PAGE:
How to get a North Korea stamp in your passport

If, like me, you love collecting stamps in your passport from every country you visit then you may be interested to know how you go about getting one from North Korea.

When visiting the Democratic People’s Republic of Korea (North Korea’s official name) you will need to go using a tour company. As far as I’m aware pretty much all tour companies arrange the visas for you and this is included in the price you pay. However, when the visa is arranged this way what you get is a paper visa separate from your passport. Although this looks cool you don’t actually get to keep it and it’s taken off of you upon your departure!

The only way to get a stamp in your passport is by arranging to collect the visa at the North Korean embassy in your country. Sadly, there aren’t many North Korean embassies so this will rule out a lot of countries. But good news for Londoners like me- there is an embassy in London ! The fact that so few westerners get the visa stamp also makes it much rarer!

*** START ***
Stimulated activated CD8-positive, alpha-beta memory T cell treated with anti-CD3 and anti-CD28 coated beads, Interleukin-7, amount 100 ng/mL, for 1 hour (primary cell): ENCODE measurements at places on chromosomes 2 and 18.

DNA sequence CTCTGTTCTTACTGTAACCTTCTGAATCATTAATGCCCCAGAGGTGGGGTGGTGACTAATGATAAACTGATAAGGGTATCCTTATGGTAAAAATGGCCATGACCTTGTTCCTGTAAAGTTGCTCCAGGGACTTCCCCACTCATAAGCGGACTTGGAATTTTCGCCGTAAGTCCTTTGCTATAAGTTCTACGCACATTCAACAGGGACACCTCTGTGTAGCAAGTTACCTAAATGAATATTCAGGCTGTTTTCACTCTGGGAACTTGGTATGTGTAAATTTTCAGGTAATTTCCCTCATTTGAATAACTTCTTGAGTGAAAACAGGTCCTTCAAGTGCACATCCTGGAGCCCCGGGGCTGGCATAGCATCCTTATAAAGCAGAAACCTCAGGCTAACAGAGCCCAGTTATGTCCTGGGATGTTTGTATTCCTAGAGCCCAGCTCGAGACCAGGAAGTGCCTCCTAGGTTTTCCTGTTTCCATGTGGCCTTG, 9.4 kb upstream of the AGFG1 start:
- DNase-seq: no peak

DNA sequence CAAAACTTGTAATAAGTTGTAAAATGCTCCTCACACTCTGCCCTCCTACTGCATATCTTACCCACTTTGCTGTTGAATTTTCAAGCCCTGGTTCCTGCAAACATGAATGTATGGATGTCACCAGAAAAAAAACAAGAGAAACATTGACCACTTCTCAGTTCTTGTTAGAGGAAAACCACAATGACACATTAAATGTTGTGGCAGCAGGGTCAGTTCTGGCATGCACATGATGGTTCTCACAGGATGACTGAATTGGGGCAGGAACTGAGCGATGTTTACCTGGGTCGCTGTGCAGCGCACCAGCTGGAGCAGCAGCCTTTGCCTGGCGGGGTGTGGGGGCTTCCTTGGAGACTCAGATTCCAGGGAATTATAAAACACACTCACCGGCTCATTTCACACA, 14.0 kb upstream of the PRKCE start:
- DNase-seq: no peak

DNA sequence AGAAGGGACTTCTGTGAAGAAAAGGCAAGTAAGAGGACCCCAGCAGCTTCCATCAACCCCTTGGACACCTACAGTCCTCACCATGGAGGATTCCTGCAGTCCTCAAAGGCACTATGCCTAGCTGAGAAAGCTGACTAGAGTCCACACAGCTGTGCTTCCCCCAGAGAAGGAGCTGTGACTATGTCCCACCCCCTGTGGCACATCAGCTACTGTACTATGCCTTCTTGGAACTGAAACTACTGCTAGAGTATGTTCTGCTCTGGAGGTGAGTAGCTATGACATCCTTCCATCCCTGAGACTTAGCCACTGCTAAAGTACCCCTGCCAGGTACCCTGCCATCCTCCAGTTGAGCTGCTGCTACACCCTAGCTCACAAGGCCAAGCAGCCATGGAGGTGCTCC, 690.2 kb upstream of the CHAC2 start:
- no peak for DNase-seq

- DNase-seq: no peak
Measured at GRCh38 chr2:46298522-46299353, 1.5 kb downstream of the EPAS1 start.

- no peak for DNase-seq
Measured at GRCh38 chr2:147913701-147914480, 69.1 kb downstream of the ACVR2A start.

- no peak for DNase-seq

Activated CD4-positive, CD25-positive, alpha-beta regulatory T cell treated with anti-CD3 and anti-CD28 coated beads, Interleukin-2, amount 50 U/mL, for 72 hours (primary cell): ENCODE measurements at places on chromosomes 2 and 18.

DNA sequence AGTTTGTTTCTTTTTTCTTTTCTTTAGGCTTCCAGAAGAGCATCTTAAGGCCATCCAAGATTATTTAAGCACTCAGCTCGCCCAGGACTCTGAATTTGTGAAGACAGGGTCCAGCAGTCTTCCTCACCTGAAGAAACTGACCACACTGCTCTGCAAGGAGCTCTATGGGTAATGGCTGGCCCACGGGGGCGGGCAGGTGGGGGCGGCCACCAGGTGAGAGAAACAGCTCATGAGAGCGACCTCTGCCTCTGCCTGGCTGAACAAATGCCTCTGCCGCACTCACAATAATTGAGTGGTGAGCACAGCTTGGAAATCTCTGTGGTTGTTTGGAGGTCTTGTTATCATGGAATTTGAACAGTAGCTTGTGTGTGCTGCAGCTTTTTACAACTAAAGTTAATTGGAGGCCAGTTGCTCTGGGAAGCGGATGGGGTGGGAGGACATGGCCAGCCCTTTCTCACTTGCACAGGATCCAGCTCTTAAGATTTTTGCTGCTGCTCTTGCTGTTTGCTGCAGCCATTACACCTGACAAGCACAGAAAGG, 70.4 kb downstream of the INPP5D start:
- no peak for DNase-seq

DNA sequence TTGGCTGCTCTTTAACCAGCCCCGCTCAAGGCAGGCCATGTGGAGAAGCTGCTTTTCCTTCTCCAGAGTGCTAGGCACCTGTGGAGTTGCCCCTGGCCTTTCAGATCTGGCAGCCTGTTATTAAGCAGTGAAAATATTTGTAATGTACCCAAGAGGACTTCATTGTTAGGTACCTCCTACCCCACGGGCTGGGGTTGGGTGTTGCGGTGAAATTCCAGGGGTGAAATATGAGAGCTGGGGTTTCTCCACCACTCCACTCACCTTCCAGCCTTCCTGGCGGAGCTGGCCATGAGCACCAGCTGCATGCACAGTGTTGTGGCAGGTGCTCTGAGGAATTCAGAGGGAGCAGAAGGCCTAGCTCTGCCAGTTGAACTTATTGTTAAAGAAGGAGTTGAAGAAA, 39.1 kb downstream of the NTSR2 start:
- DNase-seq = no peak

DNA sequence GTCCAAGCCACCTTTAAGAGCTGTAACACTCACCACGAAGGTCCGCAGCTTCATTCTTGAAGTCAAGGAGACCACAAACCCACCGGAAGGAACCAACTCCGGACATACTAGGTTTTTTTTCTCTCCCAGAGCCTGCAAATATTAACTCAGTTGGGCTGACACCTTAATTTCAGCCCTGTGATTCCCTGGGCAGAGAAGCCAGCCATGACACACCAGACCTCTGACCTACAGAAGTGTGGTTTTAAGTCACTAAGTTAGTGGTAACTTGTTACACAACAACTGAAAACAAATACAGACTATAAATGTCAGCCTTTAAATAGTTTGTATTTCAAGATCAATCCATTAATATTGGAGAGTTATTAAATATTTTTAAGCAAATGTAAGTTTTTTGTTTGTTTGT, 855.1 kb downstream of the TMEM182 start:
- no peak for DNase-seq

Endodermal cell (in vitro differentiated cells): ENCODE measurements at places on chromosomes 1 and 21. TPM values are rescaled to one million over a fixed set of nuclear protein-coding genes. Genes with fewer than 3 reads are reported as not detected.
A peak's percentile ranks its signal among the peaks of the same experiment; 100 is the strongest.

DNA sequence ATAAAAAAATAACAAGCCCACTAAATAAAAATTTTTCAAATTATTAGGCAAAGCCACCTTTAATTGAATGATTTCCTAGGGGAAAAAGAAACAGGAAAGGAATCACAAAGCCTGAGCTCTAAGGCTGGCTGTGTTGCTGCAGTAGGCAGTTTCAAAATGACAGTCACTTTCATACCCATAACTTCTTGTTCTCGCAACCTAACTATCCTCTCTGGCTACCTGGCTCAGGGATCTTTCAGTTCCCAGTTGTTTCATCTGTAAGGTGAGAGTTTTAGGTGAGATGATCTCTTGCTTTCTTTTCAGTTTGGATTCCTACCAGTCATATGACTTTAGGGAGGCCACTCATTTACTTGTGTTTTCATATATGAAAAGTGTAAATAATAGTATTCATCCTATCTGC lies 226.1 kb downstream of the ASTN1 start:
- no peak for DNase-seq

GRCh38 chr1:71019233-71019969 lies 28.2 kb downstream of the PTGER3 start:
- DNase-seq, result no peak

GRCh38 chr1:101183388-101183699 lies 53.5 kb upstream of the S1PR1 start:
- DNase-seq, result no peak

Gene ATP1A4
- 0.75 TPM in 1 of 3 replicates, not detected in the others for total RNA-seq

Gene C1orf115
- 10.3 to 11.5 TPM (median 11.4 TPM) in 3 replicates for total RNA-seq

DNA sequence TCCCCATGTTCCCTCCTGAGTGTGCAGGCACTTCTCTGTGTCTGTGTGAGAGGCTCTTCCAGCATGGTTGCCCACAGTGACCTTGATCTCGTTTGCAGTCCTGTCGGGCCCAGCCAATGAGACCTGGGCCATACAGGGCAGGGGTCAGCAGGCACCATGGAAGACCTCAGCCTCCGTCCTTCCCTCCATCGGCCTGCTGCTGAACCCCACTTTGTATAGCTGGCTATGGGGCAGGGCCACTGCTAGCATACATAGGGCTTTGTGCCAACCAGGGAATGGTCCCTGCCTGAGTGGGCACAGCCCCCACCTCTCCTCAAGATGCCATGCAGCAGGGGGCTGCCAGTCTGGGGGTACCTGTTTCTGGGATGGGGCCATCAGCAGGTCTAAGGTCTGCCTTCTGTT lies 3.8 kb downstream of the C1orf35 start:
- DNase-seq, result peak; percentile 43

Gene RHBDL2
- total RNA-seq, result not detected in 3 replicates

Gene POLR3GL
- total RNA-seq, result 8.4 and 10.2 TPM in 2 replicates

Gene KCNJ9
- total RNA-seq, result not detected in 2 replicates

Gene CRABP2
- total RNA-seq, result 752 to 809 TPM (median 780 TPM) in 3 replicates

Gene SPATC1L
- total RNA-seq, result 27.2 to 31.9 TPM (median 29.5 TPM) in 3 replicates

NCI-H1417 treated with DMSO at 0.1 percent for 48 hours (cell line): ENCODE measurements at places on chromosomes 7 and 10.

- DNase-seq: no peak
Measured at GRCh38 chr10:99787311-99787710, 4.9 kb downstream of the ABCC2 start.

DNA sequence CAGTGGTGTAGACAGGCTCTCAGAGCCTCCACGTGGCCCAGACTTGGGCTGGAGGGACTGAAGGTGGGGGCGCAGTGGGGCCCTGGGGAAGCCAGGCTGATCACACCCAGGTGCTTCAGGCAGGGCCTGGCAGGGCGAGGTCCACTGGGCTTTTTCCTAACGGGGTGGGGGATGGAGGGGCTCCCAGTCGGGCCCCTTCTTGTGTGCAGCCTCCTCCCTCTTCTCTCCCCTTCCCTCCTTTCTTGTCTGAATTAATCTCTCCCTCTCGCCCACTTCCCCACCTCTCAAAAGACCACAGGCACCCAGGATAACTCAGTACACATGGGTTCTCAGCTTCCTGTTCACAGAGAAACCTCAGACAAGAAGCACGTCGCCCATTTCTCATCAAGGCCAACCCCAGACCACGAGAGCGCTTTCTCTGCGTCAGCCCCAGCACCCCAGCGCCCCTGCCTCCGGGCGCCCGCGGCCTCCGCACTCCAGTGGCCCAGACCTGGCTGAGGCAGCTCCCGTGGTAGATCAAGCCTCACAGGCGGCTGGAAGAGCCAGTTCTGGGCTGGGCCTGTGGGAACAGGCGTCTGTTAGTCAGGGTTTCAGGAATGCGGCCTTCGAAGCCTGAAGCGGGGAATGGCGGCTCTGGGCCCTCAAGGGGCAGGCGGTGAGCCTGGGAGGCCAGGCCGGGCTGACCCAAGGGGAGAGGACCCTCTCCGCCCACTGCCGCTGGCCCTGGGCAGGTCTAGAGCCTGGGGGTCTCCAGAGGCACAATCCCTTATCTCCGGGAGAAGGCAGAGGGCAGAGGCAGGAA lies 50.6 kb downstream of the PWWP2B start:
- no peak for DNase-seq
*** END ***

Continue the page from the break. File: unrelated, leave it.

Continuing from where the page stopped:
If you explain to your tour company that you wish to collect the visa yourself then they  will just charge you a small processing fee and then they will let you know when the embassy has your visa ready for collection. (This is what happened with my tour company and I’d imagine it’s the same process for all them ).

Here’s what the visa and stamps look like:


And here’s what the North Korean embassy in London looks like:


It just looks like a regular suburban house! When collecting my visa I rang the bell on the front gate, excited that I might be able to see inside, but no… A Korean man came to meet me at the front gate and we exchanged my passport and visa fee (£20) through the gaps in the gate ! I felt like we were doing a dodgy deal. He asked me to return in 20 minutes and he handed my back my passport with the visa stamp inside. At least the process is much quicker than other embassies I guess !

**UPDATE: The man who lived and worked at this embassy has now defected ! So I am not sure that you’ll be able to get your visas here for a while. To read more about the story see here. I hope he and his family are safe and happy wherever they have moved on to. 

See a list of North Korean embassies here.

Why did I chose to visit North Korea in the first place? 

If you have any questions please ask me in the comments.

Jess Harling

Creator of Jess Travels

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